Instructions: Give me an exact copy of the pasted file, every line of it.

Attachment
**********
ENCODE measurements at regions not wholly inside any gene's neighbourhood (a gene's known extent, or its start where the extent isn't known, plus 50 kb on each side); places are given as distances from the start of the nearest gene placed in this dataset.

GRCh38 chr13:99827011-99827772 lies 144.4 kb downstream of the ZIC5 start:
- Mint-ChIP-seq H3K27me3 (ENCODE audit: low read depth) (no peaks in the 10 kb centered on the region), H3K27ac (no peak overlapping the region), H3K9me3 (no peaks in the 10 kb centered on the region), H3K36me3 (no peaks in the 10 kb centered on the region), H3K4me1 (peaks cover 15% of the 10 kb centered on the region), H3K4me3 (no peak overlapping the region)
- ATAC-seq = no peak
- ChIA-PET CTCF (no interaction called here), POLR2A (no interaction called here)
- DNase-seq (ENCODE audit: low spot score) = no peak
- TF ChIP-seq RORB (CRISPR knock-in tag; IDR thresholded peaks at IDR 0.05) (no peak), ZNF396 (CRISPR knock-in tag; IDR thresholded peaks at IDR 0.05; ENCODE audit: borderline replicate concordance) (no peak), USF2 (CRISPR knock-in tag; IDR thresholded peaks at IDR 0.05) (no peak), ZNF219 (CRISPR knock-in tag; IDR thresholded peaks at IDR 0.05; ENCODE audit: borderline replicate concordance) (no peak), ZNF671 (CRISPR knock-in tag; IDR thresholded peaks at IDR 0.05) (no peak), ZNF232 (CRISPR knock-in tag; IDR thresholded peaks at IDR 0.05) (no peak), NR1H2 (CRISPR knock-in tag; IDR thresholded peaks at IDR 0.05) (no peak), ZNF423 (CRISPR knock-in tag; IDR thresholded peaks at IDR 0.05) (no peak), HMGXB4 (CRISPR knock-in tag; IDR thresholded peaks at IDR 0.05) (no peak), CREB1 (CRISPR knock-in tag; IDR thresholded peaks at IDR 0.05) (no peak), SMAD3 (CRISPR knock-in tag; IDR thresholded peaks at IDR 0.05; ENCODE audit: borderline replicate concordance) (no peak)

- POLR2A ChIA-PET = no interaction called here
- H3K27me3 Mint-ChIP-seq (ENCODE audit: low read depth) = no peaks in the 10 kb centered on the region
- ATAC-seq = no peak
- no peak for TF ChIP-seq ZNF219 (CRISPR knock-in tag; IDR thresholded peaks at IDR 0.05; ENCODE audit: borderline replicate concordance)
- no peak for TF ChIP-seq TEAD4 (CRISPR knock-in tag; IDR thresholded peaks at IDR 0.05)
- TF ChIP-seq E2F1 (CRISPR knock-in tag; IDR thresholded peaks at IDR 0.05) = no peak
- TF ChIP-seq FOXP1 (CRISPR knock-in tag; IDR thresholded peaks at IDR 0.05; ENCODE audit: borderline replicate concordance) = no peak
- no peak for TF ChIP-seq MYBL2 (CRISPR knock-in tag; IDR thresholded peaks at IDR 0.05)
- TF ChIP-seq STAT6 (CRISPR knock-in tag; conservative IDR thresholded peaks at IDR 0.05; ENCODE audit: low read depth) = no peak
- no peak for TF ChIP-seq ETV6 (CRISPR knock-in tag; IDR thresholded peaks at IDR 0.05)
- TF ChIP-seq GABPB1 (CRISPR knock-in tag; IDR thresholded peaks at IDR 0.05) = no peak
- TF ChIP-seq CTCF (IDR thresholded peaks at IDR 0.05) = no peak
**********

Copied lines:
ENCODE measurements at regions not wholly inside any gene's neighbourhood (a gene's known extent, or its start where the extent isn't known, plus 50 kb on each side); places are given as distances from the start of the nearest gene placed in this dataset.

GRCh38 chr13:99827011-99827772 lies 144.4 kb downstream of the ZIC5 start:
- Mint-ChIP-seq H3K27me3 (ENCODE audit: low read depth) (no peaks in the 10 kb centered on the region), H3K27ac (no peak overlapping the region), H3K9me3 (no peaks in the 10 kb centered on the region), H3K36me3 (no peaks in the 10 kb centered on the region), H3K4me1 (peaks cover 15% of the 10 kb centered on the region), H3K4me3 (no peak overlapping the region)
- ATAC-seq = no peak
- ChIA-PET CTCF (no interaction called here), POLR2A (no interaction called here)
- DNase-seq (ENCODE audit: low spot score) = no peak
- TF ChIP-seq RORB (CRISPR knock-in tag; IDR thresholded peaks at IDR 0.05) (no peak), ZNF396 (CRISPR knock-in tag; IDR thresholded peaks at IDR 0.05; ENCODE audit: borderline replicate concordance) (no peak), USF2 (CRISPR knock-in tag; IDR thresholded peaks at IDR 0.05) (no peak), ZNF219 (CRISPR knock-in tag; IDR thresholded peaks at IDR 0.05; ENCODE audit: borderline replicate concordance) (no peak), ZNF671 (CRISPR knock-in tag; IDR thresholded peaks at IDR 0.05) (no peak), ZNF232 (CRISPR knock-in tag; IDR thresholded peaks at IDR 0.05) (no peak), NR1H2 (CRISPR knock-in tag; IDR thresholded peaks at IDR 0.05) (no peak), ZNF423 (CRISPR knock-in tag; IDR thresholded peaks at IDR 0.05) (no peak), HMGXB4 (CRISPR knock-in tag; IDR thresholded peaks at IDR 0.05) (no peak), CREB1 (CRISPR knock-in tag; IDR thresholded peaks at IDR 0.05) (no peak), SMAD3 (CRISPR knock-in tag; IDR thresholded peaks at IDR 0.05; ENCODE audit: borderline replicate concordance) (no peak)

- POLR2A ChIA-PET = no interaction called here
- H3K27me3 Mint-ChIP-seq (ENCODE audit: low read depth) = no peaks in the 10 kb centered on the region
- ATAC-seq = no peak
- no peak for TF ChIP-seq ZNF219 (CRISPR knock-in tag; IDR thresholded peaks at IDR 0.05; ENCODE audit: borderline replicate concordance)
- no peak for TF ChIP-seq TEAD4 (CRISPR knock-in tag; IDR thresholded peaks at IDR 0.05)
- TF ChIP-seq E2F1 (CRISPR knock-in tag; IDR thresholded peaks at IDR 0.05) = no peak
- TF ChIP-seq FOXP1 (CRISPR knock-in tag; IDR thresholded peaks at IDR 0.05; ENCODE audit: borderline replicate concordance) = no peak
- no peak for TF ChIP-seq MYBL2 (CRISPR knock-in tag; IDR thresholded peaks at IDR 0.05)
- TF ChIP-seq STAT6 (CRISPR knock-in tag; conservative IDR thresholded peaks at IDR 0.05; ENCODE audit: low read depth) = no peak
- no peak for TF ChIP-seq ETV6 (CRISPR knock-in tag; IDR thresholded peaks at IDR 0.05)
- TF ChIP-seq GABPB1 (CRISPR knock-in tag; IDR thresholded peaks at IDR 0.05) = no peak
- TF ChIP-seq CTCF (IDR thresholded peaks at IDR 0.05) = no peak